The visual for her comeback “Noir” sheds light on the dark undertones of social media. It speaks to society’s obsession with validation through likes and retweets that only grants a temporary high until we start seeking the next internet source for our happiness. Sunmi also shamelessly excluded a dance routine for “Noir.” Instead, she took advantage of her freedom on stage to exert her own self-expression, which is admirable among the many company-calculated comebacks thus far that didn’t hit the mark as intended. Sunmi’s artistic freedom is what sets her apart from her peers, and it will continue to be her upper hand in turning out music that can make one dance and self-reflect all at once.
Qing: Sunmi’s concepts pop with originality and personality, but sometimes, you don’t need a completely new idea to stand out. CLC have cycled through disappointing releases that fell back on traditional cutesy concepts, before attempting the girl crush concept. It isn’t new, but with “No,” they found their own subtle, chic take that doesn’t just appropriate the facade of a girl crush. It’s truly underpinned by a message of female empowerment: they reclaim the agency to define their own image.
In the MV, they reject typical markers of beauty, and the lyrics reject expectations placed on female idols to perform certain acts of femininity. No.1 was a letdown, but “No” itself makes unusual production choices, drawing from trap and electro-pop, but emphasising a very pared-down soundscape that fits the laid-back confidence of the dance and MV to a T.
Celina: On the surface, A.C.E’s dark concept seems pretty generic. I wish they expanded more on the “warning” symbols in their MV, but overall the song and album won me over. It’s definitely not a group that I thought I would have placed on my top picks, but after I reviewed their single, I realized how impressive their overall comeback was to me.
Firstly, their high-energy title track is the perfect blend of rock and hip-hop. The MV has interesting imagery but focuses on their greatest strength — their dancing. The album has great diversity and has other quality songs like “Mr.Bass.” This comeback really shows off their abilities as musicians. If they keep it up, I can see them becoming top contenders in the K-pop scene.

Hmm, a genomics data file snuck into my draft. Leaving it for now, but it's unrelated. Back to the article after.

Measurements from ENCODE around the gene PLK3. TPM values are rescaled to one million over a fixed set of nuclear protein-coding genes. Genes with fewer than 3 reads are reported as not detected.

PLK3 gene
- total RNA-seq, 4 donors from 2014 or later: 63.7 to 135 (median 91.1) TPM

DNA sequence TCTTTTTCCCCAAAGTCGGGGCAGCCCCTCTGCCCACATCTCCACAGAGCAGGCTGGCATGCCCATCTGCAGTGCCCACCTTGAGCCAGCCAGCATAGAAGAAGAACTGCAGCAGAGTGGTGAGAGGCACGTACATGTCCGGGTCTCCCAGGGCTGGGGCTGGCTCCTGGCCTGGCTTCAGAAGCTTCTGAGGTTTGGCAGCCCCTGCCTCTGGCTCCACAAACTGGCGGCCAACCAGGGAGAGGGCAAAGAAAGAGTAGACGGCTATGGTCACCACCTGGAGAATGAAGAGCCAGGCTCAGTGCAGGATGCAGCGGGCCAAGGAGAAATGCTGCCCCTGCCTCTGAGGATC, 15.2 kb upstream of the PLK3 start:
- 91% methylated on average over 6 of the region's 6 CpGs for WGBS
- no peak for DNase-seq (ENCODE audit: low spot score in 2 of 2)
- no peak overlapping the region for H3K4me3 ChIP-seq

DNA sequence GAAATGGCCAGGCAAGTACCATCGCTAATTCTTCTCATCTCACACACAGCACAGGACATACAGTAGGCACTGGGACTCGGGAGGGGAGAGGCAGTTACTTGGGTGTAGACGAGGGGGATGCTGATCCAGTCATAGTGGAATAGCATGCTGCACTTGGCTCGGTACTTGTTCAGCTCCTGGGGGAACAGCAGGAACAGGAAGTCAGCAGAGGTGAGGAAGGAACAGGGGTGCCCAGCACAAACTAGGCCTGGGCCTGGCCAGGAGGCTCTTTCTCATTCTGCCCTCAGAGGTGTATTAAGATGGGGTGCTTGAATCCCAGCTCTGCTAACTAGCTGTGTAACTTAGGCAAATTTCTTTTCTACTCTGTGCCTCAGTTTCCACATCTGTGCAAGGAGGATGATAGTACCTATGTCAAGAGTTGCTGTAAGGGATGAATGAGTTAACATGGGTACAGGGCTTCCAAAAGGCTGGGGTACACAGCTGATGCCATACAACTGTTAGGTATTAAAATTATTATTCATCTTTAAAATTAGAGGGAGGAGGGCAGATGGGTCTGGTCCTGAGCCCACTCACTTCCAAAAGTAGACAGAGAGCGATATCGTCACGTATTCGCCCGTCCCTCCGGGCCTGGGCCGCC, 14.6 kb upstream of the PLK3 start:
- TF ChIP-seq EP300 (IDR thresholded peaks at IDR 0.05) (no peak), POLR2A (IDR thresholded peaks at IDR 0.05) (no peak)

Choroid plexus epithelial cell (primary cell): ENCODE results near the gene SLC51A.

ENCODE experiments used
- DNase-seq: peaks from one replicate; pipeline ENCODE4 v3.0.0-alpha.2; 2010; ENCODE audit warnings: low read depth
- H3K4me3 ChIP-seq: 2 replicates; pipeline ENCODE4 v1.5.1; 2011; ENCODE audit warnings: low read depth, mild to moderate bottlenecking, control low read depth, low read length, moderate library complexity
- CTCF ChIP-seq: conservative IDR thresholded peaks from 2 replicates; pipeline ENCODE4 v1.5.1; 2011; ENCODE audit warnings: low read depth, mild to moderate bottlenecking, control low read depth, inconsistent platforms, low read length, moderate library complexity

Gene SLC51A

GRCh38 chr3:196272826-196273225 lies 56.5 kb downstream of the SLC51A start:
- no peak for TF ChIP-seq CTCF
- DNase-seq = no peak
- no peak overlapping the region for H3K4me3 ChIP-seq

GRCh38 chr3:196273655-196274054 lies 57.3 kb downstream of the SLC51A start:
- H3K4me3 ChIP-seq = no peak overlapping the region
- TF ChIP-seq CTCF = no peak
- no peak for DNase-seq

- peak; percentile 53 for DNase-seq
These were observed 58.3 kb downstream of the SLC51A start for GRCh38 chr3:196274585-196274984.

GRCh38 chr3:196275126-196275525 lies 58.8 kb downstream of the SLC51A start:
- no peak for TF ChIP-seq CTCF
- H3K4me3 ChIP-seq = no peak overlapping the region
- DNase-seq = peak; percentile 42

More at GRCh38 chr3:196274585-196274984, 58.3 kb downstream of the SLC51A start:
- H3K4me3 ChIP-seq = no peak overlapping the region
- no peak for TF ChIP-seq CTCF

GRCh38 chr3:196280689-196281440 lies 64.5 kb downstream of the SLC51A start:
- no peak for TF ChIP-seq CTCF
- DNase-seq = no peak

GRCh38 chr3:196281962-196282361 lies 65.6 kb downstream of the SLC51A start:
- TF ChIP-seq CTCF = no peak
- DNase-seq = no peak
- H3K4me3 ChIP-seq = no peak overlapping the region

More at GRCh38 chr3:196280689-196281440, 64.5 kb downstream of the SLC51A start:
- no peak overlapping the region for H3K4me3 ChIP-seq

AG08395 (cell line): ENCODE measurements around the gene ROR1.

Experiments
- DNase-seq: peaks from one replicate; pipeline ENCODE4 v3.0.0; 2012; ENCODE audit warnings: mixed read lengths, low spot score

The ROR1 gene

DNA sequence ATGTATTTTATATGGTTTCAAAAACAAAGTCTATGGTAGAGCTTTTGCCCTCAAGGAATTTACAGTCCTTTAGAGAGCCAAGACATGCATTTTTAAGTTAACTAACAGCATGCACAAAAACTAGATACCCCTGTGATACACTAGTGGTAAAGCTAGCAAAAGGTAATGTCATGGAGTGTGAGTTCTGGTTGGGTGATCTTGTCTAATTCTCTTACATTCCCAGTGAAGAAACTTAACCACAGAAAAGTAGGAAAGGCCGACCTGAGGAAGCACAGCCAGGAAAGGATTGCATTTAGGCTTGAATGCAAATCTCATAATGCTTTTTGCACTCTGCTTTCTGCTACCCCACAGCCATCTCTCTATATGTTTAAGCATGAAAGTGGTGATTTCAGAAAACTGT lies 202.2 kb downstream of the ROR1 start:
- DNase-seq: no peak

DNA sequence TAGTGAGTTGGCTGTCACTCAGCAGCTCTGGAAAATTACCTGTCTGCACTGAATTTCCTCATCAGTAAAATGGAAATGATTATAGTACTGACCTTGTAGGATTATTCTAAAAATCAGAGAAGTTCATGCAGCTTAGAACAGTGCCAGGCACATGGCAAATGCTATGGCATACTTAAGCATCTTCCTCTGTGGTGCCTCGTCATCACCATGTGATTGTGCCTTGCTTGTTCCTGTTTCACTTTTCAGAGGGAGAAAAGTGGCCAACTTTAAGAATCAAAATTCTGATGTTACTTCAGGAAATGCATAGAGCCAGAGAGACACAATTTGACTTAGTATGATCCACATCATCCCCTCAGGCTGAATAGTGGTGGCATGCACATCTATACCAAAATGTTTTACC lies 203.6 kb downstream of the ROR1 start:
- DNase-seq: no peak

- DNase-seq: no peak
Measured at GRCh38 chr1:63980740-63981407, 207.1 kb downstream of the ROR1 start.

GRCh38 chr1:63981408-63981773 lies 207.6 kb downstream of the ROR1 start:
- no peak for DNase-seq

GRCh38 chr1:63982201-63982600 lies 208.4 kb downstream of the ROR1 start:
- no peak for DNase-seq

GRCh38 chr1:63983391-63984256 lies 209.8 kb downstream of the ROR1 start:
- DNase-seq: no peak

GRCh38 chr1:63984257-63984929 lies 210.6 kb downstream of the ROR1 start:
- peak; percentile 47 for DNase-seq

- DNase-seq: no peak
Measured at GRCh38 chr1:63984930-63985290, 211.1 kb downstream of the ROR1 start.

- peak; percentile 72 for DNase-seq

I noticed NU’EST also featured a roulette table in their MV. Abigail, what was it about this comeback that put them on your top three?
Abigail: Since I was a first-time listener of NU’EST, I didn’t know what sound to expect from the group. But ultimately they climbed into my top three because of “Bet Bet” and its addictive energy that had me replaying their mini album ever since it’s release. Like A.C.E, NU’EST went for a dark aesthetic that was primarily shown through the MV. The choreo was smooth and uniform, the outfits were dark and sleek, and the fairytale concept kept me entertained and satisfied.
Not only did “Bet Bet” deliver in the artistic department, but the production level of their mini album Happily Ever After was solid as well. “Different” and “Fine” are particular standouts from the project. Both songs show off the boys’ uniform harmonies with energetic bassy hooks that parallel the addictive nature of the title track. This was certainly a long-awaited and much-anticipated comeback for the group since their time on Produce 101 that rebooted the group’s career. It’s hard not to ignore the amount of hard work and dedication each member put into this comeback after such a long hiatus.
Qing: It’s fascinating how we had similar criteria, yet wound up with such different choices. But if anything, diversity is what makes K-pop so much fun. Here’s to more variety in comebacks for the next half of the year!
(Images via Beat Interactive, Big Hit Entertainment, Cube Entertainment, D-Nation Entertainment, Makeus Entertainment, Pledis Entertainment, SM Entertainment, WM Entertainment)